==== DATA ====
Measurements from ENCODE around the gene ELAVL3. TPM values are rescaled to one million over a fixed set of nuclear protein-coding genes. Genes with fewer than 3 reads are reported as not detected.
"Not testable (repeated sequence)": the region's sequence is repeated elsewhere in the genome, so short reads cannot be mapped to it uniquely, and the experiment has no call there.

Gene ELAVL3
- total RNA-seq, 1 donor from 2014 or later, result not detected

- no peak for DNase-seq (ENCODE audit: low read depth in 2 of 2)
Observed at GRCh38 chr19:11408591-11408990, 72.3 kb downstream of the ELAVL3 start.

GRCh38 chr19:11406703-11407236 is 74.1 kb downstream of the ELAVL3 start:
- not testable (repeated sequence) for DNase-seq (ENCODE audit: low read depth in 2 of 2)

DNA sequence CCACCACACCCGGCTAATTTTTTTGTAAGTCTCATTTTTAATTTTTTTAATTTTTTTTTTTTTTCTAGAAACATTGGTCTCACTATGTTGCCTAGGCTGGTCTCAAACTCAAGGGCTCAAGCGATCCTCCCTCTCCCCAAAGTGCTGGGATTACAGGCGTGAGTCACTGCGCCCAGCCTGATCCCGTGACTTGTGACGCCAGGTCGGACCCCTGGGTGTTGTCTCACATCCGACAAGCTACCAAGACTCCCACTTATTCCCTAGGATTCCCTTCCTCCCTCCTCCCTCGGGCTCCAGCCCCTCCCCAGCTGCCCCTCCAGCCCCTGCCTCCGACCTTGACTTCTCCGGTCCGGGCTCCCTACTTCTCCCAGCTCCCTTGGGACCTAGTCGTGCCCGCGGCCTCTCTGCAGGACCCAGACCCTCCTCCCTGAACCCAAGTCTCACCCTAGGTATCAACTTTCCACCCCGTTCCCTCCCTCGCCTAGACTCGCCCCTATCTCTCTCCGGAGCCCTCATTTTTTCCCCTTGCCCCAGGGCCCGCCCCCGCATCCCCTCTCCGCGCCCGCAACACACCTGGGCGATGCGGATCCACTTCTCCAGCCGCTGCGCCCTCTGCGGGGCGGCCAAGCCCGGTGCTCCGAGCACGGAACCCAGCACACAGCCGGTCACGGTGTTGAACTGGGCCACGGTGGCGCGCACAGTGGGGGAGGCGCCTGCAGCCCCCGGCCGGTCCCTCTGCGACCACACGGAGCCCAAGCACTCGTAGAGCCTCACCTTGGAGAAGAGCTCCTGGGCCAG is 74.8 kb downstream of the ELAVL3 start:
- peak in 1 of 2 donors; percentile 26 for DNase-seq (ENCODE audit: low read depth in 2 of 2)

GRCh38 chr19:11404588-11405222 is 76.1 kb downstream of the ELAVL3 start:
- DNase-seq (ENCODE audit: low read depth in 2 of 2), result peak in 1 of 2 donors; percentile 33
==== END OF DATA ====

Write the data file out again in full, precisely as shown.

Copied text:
Measurements from ENCODE around the gene ELAVL3. TPM values are rescaled to one million over a fixed set of nuclear protein-coding genes. Genes with fewer than 3 reads are reported as not detected.
"Not testable (repeated sequence)": the region's sequence is repeated elsewhere in the genome, so short reads cannot be mapped to it uniquely, and the experiment has no call there.

Gene ELAVL3
- total RNA-seq, 1 donor from 2014 or later, result not detected

- no peak for DNase-seq (ENCODE audit: low read depth in 2 of 2)
Observed at GRCh38 chr19:11408591-11408990, 72.3 kb downstream of the ELAVL3 start.

GRCh38 chr19:11406703-11407236 is 74.1 kb downstream of the ELAVL3 start:
- not testable (repeated sequence) for DNase-seq (ENCODE audit: low read depth in 2 of 2)

DNA sequence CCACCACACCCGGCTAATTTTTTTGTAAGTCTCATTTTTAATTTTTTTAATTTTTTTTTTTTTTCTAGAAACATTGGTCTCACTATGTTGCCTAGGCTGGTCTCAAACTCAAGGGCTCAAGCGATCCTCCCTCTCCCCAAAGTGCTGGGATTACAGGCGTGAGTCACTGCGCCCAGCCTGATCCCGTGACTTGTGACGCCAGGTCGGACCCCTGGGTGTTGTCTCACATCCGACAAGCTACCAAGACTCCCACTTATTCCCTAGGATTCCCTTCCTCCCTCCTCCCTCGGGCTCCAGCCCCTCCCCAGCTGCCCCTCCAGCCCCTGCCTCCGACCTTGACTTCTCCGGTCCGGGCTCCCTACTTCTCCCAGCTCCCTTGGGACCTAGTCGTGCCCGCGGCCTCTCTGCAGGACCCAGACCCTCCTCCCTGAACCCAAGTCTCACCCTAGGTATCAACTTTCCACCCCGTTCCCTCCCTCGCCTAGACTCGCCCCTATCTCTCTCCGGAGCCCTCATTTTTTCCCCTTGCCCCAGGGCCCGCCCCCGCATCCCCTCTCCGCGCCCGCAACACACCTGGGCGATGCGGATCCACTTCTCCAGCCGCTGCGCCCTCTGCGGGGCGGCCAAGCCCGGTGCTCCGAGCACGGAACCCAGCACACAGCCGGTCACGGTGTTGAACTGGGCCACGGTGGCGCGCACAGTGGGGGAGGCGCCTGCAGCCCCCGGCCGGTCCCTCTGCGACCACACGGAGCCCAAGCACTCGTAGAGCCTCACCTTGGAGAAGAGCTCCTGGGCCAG is 74.8 kb downstream of the ELAVL3 start:
- peak in 1 of 2 donors; percentile 26 for DNase-seq (ENCODE audit: low read depth in 2 of 2)

GRCh38 chr19:11404588-11405222 is 76.1 kb downstream of the ELAVL3 start:
- DNase-seq (ENCODE audit: low read depth in 2 of 2), result peak in 1 of 2 donors; percentile 33